Tiny sensor used in smart phones could create urban seismic network

Sep 29, 2013

A tiny chip used in smart phones to adjust the orientation of the screen could serve to create a real-time urban seismic network, easily increasing the amount of strong motion data collected during a large earthquake, according to a new study published in the October issue of the Bulletin of the Seismological Society of America (BSSA).

Micro-Electro-Mechanical System (MEMS) accelerometers measure the rate of acceleration of ground motion and vibration of cars, buildings and installations. In the 1990s MEMS accelerometers revolutionized the automotive airbag industry and are found in many devices used daily, including smart phones, video games and laptops.

Antonino D'Alessandro and Giuseppe D'Anna, both seismologists at Istituto Nazionale di Geosifica e Vulcanologia in Italy, tested whether inexpensive MEMS accelerometers could reliably and accurately detect ground motion caused by earthquakes. They tested the LIS331DLH MEMS accelerometer installed in the iPhone mobile phone, comparing it to the earthquake sensor EpiSensor ES-T force balance accelerometer produced by Kinemetrics Inc.

The tests suggest that the MEMS can detect moderate to strong earthquakes (greater than magnitude 5) when located near the epicenter. The device produces sufficient noise to prevent it from accurately detecting lesser quakes—a limitation to its use in monitoring strong motion.

D'Alessandro and D'Anna note that the technology is rapidly evolving, and there will soon be MEMS sensors that are sensitive to quakes less than magnitude 5. The real advantage, say the authors, is the widespread use of mobile phones and laptops that include MEMS technology, making it possible to dramatically increase coverage when strong earthquakes occur.

The current state of the MEMS sensors, suggest the authors, could be used for the creation of an urban that could transmit in real-time data to a central location for assessment. The rich volume of data could help first responders identify areas of greatest potential damage, allowing them to allocate resources more effectively.

Explore further: 3-D-printable materials deform to change surface area, enabling curvature rather than rigid folding

More information: The article, "Suitability of low-cost three-axis MEMS accelerometers in strong-motion seismology: tests on the LIS331DLH (iPhone) accelerometer," is published in October issue of BSSA.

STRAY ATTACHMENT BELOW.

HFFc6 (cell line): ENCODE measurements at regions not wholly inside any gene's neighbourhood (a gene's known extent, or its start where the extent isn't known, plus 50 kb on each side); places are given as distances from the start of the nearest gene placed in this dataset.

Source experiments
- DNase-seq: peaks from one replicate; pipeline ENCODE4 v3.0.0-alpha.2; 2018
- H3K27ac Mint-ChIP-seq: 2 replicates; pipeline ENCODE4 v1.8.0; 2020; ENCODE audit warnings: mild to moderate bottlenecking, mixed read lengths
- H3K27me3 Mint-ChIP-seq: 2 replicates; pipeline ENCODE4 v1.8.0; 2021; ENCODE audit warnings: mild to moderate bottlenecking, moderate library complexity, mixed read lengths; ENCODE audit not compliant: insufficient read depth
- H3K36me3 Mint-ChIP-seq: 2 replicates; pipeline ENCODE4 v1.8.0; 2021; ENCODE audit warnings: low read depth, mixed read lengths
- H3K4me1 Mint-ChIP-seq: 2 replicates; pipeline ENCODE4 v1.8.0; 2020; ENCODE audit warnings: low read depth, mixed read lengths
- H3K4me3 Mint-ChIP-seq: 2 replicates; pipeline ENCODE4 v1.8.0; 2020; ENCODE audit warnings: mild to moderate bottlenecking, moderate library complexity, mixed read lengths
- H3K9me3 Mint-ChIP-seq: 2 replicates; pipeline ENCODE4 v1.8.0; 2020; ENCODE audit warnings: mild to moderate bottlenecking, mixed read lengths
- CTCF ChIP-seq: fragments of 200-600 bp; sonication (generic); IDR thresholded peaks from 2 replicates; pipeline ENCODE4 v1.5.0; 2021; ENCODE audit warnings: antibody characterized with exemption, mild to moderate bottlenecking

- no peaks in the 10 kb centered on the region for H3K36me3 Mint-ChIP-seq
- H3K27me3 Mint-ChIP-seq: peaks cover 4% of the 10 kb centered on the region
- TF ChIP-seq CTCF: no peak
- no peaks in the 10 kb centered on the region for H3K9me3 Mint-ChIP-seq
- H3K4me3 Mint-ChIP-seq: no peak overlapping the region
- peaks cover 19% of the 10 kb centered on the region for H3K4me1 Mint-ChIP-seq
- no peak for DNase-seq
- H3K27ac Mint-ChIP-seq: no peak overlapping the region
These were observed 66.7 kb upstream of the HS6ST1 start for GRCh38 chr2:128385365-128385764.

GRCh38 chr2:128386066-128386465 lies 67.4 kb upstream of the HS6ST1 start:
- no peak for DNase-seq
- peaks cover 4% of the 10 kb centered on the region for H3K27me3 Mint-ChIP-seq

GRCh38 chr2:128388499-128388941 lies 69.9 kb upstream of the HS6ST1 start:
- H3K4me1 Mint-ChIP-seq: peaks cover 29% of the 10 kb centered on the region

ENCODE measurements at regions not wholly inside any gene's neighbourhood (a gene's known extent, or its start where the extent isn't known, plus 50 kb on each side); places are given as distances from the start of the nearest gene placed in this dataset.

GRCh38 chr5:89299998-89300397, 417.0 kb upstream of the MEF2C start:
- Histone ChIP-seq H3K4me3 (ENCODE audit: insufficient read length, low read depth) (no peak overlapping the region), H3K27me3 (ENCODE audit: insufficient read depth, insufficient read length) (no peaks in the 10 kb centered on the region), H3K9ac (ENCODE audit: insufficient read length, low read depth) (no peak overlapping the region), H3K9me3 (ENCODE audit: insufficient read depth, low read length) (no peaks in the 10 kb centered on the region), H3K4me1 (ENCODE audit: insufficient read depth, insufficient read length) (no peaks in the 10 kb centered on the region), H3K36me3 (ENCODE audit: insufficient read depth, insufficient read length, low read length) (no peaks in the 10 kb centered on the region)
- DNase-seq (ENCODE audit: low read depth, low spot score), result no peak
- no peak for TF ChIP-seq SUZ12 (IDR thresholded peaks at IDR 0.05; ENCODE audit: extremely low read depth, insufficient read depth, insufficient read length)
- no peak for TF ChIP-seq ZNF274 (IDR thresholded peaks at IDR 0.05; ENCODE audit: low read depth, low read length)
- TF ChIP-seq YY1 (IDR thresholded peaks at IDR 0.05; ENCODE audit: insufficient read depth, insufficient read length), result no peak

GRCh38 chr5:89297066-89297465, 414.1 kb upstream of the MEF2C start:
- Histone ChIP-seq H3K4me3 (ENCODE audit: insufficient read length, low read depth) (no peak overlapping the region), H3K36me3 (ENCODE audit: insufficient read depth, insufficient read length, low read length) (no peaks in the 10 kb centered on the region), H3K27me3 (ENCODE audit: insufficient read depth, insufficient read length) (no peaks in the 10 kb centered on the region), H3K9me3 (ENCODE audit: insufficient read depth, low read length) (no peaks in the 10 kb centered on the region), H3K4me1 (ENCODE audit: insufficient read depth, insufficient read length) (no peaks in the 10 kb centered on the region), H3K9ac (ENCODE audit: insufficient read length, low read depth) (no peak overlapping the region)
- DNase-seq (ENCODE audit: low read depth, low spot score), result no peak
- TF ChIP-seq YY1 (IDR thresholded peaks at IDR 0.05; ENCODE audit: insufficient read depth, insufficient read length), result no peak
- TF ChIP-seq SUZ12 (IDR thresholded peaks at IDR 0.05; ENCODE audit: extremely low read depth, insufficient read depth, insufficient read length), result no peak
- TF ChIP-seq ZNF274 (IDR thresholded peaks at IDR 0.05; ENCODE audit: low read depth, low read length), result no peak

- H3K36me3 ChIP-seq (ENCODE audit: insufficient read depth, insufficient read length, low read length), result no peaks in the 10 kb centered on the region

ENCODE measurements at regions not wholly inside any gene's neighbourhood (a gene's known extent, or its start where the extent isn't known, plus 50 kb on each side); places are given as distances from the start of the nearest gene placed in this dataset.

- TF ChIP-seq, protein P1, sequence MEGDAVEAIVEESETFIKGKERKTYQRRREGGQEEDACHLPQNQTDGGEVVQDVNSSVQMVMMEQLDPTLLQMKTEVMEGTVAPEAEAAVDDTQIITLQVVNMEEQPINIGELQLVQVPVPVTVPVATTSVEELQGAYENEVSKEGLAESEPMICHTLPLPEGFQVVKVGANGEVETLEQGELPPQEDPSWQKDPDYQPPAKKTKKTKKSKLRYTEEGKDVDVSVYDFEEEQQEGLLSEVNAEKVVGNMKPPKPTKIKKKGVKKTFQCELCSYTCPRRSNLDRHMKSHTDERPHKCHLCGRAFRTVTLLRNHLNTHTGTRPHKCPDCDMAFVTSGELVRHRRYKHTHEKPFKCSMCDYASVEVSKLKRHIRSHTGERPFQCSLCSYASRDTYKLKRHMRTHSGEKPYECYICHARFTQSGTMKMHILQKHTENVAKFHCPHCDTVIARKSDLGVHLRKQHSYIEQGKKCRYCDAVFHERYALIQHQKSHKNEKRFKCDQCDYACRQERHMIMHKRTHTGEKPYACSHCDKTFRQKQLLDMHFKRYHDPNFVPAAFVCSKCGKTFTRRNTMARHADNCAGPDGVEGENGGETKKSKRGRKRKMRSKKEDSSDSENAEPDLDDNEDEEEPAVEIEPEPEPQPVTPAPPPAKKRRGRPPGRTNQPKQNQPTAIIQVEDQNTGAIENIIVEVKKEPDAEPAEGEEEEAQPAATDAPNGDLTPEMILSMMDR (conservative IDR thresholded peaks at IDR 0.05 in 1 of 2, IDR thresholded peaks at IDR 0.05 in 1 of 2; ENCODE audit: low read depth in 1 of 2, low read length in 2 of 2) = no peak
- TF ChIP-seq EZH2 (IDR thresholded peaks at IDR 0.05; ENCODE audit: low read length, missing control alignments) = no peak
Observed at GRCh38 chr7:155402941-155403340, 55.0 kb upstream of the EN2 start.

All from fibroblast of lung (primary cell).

Related Stories

Smartphones as seismometers intrigue Berkeley researchers

Dec 07, 2012

(Phys.org)—Researchers at the Berkeley Seismological Laboratory want to table smartphones as pocket-sized seismometers. The phones used as warning systems could make a life or death difference in the seconds one might have ...

First precise MEMS output measurement technique unveiled

May 14, 2013

The commercial application of MEMS, or micro-electro-mechanical systems, will receive a major boost today following the presentation of a brand new way to accurately measure the power requirements and outputs ...

Recommended for you

Fully automated: Thousands of blood samples every hour

3 hours ago

Siemens is supplying automation technology for the longest and one of the most cutting-edge sample processing lines in any clinical laboratory. The line, or automation track, 200 meters long, in Marlborough, ...

Explainer: What is 4-D printing?

4 hours ago

Additive manufacturing – or 3D printing – is 30 years old this year. Today, it's found not just in industry but in households, as the price of 3D printers has fallen below US$1,000. Knowing you can p ...

First series production vehicle with software control

4 hours ago

Siemens has unveiled the first electric series production vehicle with the central electronics and software architecture RACE. This technology, developed in the research project of the same name, replaces ...

Amputee puts limb system through its paces

6 hours ago

"Amputee Makes History with APL's Modular Prosthetic Limb" is the headline from Johns Hopkins Applied Physics Laboratory, where a team working on prosthetics observed a milestone when a double amputee showed ...

User comments : 0

Please sign in to add a comment. Registration is free, and takes less than a minute. Read more

Click here to reset your password.
Sign in to get notified via email when new comments are made.